A good argument can be made that publicly funded research is the lifeblood of U.S. agriculture. So, it's especially troubling to hear reports from Alabama that, due to a shortfall in state funds this year, certain agricultural research projects will be curtailed or postponed.
And Alabama certainly isn't alone. Other Southeastern states that shortsightedly depend on sales tax revenues to fund higher education are beginning to feel the effects of a slowing economy, and land-grant universities especially are being forced to make program cutbacks.
There are no quick solutions to this problem, and agricultural researchers most likely will have to continue to do more with less. It'll become increasingly important that researchers find innovative ways to get the most bang from the ever-shrinking research buck.
One solution is to share resources across state lines. Peanut researchers in the lower Southeastern states of Alabama, Florida and Georgia already are recognizing the importance of erasing state boundaries and conducting more common research.
Several projects currently are under way involving Extension specialists and researchers in the three states. They're looking at ways of increasing production efficiency and preventing tomato spotted wilt virus in peanuts. And these research findings will be readily adaptable in Alabama, Georgia or Florida due to similarities in soil types, climate and other factors.
Southeastern peanut researchers also set an example for how to conduct shared research when they sought funds from the newly formed National Peanut Board. The board is funded by grower assessments, with 20 percent of the money going back to the regions for peanut research.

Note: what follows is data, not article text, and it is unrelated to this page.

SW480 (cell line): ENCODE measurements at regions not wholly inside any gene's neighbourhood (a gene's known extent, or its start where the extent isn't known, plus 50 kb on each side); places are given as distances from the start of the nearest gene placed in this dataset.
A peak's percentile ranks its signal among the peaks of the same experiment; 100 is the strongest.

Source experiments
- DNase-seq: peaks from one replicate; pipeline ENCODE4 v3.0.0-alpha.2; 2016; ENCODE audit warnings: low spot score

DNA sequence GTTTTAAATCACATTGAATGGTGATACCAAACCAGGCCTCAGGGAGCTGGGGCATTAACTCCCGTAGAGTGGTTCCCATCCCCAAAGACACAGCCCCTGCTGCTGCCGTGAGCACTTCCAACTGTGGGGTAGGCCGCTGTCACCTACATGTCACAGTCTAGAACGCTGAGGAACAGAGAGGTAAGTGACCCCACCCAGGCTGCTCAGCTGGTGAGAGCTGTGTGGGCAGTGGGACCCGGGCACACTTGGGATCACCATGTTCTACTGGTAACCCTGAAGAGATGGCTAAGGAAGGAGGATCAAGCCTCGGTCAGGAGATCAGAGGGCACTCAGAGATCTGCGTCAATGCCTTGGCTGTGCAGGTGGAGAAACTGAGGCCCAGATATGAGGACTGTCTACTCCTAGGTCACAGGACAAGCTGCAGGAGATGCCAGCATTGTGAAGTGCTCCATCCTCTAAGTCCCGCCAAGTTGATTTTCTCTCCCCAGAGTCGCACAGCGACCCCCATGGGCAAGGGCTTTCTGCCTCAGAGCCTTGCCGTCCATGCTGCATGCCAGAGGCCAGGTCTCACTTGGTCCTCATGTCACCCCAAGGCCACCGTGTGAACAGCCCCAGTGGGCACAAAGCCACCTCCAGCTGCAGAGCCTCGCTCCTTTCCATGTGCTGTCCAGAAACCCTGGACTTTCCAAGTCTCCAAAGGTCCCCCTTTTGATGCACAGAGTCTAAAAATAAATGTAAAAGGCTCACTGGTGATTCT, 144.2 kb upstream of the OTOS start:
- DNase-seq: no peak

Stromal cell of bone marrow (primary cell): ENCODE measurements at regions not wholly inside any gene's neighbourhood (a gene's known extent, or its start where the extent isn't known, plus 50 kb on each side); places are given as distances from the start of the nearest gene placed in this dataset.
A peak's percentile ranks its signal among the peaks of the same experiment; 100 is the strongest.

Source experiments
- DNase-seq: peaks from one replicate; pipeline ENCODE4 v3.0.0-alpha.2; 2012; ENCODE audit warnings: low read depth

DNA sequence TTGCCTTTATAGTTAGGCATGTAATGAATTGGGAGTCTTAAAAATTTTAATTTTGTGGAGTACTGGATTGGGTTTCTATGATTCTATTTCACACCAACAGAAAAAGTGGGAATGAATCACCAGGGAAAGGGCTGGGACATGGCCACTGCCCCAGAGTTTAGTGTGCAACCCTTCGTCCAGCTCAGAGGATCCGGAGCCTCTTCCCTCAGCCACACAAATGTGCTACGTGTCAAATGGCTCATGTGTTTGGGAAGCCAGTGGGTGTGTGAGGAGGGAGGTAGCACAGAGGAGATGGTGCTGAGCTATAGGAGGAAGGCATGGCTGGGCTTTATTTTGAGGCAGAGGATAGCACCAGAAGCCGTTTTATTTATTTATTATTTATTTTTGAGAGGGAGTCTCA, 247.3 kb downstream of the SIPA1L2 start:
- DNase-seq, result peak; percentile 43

The Southern Peanut Farmers Federation, composed of the Georgia Peanut Commission, the Alabama Peanut Producers Association and the Florida Peanut Producers Association, was chosen to be the certified organization to determine which research projects from the lower Southeast would be funded. A committee then was formed and is made up of the executive directors of the three state peanut groups, in addition to two researchers or Extension specialists from each state.
This committee met and sent out invitations to everyone in the Southeast who might have an interest in conducting peanut research, says Dallas Hartzog, an Auburn University Extension peanut specialist and one of Alabama's representatives on the committee.
“We invited them to send a pre-proposal back to our committee, outlining their research. We asked them to join together with their fellow scientists from across the Southeast and develop joint projects that would work across all states,” says Hartzog.
The committee, he says, initially received 56 pre-proposals for Southeastern peanut research. These eventually were whittled down to 20.
“We asked these 20 applicants to come back and present a full proposal. In most cases, these were joint efforts among the three states — Alabama, Georgia and Florida — with common interests,” says Hartzog. “Heavy consideration was given to the projects that will have a very fast payback, with less consideration given to those ‘pie in the sky’ proposals that we thought would offer good information, but it might come too late to help many of our growers who need help very quickly.”
An example of a shared research project is one approved by the committee which will investigate the nutrient benefits of broiler litter on peanuts, he says.
“The broiler industry is big business in Alabama and Georgia, and it's moving to the peanut belt of these states. Since 1990, we've looked at the response of peanuts to broiler littler, and we found that it always was very helpful in increasing peanut yields. Georgia researchers, meanwhile, found just the opposite. In some tillage systems, they found that litter actually decreased yields. With money from the national peanut checkoff, we're now going to work together on this project,” notes Hartzog.
Another shared research project is looking at developing new and improved peanut varieties while another is working to develop a risk index for reducing aflatoxin in peanuts, he says.
“In this time of economic decline on the farm, these projects offer great promise for helping farmers become competitive through research,” says the agronomist.
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